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Disaster Strikes: Next Trouble, an IRS Audit

Disasters such as storms, fires, floods, freezes, and hurricanes can damage or destroy vital business records.

You need accounting and tax records not only to file your taxes (including claims for casualty losses), but to file insurance claims, bill clients, pay bills, obtain loans, deal with federal and state audits, determine business cash flow and solvency, and otherwise continue in business.

Record reconstruction after a disaster may not be as hard as you think. It’s likely that much critical tax and financial data is already backed up online in the “cloud.” For example, your accounting software may perform online backups automatically without you even being aware of it.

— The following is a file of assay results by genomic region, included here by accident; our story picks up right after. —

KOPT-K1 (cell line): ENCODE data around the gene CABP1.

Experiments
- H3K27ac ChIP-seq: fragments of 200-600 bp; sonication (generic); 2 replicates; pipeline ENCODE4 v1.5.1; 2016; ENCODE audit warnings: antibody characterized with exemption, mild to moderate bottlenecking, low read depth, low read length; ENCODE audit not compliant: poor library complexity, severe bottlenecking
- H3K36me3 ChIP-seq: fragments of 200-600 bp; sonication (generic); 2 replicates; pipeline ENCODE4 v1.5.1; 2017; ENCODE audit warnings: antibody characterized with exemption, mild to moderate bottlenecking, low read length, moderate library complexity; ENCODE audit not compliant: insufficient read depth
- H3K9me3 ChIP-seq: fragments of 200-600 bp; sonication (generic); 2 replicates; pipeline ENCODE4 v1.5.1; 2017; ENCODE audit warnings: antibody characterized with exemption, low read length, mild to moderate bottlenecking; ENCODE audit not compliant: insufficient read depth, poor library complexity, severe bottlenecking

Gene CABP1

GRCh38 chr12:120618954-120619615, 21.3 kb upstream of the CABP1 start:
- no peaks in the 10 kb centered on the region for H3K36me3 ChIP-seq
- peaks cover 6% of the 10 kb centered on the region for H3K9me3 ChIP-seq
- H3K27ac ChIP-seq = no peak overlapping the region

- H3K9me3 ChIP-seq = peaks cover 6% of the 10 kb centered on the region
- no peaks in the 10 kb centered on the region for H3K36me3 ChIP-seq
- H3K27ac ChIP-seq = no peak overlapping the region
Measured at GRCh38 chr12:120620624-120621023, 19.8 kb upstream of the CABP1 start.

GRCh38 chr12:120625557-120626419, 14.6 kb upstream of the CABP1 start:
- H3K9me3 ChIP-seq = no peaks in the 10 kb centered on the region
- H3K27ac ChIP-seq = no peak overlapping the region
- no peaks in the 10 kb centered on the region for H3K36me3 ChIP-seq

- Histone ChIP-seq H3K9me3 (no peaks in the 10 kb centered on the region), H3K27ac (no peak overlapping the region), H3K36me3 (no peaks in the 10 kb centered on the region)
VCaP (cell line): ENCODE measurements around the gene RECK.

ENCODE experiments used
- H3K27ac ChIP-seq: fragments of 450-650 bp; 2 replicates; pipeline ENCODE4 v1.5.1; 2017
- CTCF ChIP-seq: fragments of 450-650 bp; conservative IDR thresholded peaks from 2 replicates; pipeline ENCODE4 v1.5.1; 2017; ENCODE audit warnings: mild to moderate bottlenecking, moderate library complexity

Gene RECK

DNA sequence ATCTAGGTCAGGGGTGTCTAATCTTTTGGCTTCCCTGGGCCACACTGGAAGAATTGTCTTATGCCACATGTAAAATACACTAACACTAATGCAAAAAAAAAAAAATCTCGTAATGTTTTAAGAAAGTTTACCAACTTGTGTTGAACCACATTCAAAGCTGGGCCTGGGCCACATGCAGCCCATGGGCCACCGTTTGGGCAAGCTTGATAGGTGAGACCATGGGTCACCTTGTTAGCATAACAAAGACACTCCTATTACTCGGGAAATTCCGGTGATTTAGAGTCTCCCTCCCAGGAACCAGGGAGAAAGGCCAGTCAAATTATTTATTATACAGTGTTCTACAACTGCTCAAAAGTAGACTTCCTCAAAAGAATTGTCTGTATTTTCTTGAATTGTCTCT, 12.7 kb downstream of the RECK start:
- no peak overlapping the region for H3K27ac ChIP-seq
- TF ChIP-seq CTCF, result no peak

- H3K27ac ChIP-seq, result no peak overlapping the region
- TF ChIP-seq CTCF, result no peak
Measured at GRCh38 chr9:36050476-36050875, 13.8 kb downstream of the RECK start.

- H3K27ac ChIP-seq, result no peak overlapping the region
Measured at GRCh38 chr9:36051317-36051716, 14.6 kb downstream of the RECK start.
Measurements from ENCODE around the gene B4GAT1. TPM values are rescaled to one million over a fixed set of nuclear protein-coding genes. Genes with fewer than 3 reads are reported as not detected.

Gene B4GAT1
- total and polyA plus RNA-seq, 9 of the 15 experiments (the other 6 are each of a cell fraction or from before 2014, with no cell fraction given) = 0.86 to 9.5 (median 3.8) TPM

Of course, not everything you need will be backed up online, particularly older items. Data on damaged or destroyed computer hard drives may be recoverable by experts.

To the extent you lack online backups, you’ll have to get copies of vital records from your bank, clients and customers, landlord, insurer, and government agencies such as the IRS.

After. The IRS recommends you document a disaster loss by taking photographs or videos as soon after the disaster as possible.

Before. Also, check mobile phones or other cameras for pictures and videos before the disaster occurred.

Be prepared for the next disaster. Back up and safely store online in the cloud your most critical data: major contracts and legal documents, tax returns and financial statements, and other critical business and customer documents.